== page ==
Kalliola R.,University of Turku |
Flores P.,ACCA Asociacion para la Conservacion de la Cuenca Amazonica
Fennia | Year: 2011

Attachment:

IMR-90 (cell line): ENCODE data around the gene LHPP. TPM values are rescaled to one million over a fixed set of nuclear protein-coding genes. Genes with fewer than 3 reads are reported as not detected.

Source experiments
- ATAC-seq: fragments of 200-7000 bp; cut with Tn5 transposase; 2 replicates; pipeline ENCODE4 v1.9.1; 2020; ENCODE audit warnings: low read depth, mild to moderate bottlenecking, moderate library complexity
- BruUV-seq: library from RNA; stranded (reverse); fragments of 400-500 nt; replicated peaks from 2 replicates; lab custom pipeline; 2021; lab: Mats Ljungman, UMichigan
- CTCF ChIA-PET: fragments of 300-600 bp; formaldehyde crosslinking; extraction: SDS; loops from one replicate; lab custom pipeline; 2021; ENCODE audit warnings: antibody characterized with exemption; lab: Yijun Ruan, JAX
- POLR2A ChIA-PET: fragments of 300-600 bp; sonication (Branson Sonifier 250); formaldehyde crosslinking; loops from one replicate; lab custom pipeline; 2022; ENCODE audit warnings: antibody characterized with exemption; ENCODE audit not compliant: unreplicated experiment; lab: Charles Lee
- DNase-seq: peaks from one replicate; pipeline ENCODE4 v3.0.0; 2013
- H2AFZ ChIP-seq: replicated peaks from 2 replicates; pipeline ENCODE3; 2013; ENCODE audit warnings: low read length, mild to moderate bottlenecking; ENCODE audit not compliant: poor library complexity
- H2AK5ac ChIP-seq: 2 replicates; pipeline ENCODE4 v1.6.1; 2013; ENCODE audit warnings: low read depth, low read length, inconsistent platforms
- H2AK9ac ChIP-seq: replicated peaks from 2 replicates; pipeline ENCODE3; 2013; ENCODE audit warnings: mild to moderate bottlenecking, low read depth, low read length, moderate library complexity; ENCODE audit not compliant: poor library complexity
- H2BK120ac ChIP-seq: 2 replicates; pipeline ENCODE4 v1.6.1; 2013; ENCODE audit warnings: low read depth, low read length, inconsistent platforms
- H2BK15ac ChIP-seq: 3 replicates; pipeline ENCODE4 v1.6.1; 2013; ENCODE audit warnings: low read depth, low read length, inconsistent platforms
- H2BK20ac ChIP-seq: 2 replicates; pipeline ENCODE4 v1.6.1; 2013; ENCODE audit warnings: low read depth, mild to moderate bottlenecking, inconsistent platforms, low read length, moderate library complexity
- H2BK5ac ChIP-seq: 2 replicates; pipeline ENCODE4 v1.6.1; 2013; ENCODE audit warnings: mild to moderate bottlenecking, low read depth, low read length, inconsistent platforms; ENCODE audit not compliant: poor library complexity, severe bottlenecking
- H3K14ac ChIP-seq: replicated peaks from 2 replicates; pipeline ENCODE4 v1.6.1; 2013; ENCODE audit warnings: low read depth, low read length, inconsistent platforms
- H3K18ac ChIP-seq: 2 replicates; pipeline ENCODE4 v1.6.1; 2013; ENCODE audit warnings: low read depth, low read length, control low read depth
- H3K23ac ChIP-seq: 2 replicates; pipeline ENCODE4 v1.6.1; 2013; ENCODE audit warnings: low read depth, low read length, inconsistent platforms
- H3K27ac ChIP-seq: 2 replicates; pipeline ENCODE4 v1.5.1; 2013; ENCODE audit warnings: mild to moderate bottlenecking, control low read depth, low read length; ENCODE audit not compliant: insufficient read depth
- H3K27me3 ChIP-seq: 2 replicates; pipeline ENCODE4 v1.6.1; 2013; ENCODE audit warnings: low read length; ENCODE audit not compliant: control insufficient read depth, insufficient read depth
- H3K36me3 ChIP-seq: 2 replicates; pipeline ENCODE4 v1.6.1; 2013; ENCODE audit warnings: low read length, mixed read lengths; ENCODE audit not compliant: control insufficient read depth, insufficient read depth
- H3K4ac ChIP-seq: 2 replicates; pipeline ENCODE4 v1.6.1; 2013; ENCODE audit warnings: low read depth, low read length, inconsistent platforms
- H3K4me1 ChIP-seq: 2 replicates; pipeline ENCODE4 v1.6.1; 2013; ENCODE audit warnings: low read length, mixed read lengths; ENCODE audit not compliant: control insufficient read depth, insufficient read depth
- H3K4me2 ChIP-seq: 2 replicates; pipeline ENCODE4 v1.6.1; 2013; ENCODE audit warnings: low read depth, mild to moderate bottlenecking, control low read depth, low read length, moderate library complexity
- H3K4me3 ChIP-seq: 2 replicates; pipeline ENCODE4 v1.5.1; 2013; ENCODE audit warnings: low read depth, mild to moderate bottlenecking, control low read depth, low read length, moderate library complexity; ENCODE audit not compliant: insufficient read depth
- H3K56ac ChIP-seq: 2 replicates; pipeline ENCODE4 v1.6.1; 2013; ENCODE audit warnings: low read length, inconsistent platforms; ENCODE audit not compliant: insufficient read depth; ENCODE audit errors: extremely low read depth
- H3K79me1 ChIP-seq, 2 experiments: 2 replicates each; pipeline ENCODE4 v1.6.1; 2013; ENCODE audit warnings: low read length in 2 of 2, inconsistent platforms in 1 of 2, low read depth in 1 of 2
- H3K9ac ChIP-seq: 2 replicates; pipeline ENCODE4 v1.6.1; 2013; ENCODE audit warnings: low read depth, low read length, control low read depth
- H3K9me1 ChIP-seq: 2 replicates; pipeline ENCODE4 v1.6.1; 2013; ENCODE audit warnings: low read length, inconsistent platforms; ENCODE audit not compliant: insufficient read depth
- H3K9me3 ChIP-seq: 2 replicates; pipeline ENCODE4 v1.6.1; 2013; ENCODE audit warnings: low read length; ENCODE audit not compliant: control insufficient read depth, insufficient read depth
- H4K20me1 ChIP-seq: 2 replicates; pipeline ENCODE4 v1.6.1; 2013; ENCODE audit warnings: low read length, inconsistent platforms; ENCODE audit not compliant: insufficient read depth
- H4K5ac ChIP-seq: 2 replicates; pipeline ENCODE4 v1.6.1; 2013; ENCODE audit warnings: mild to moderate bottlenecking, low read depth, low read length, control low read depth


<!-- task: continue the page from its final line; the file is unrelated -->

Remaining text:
Brazil nuts are harvested from the primary rainforests in the Amazonian lowlands as a direct form of sustainably using the region's biological resources. We analyze the ecological economics of Brazil nut production in the Peruvian region of Madre de Dios where nut extraction occurs on hundreds of small-holder concessions operating under long-term agreements. This activity sustains locally important economies that suffer from small volumes and high seasonality. The size and the remoteness of the NTFP concession determine much of its profitability to concessionaires. Seasonality of the harvest generates short-term income peaks for the majority of collectors. The fragility of the Brazil nut economy in the region is compounded by volatile market prices and the overall development pressures in Amazonia, which usually involve deforestation. Although the current regulatory mechanisms in Peru encourage long-term Brazil nut production in concessions, the income level is seldom high enough to help concessionowners to rise from poverty. Auxiliary financial support based on compensations for the non-valued ecosystem services provided by the forest-covered Brazil nut concessions could change the picture. Funds for these could come from international instruments like those of carbon emission control or debt for nature swaps. Green marketing could be developed to consider payments supporting ecosystem values as well as mechanisms supporting indigenous communities working with Brazil nuts. Appropriate indicators are needed to optimize those management, policy and trading conditions that best help to preserve the invaluable ecosystem functions and services.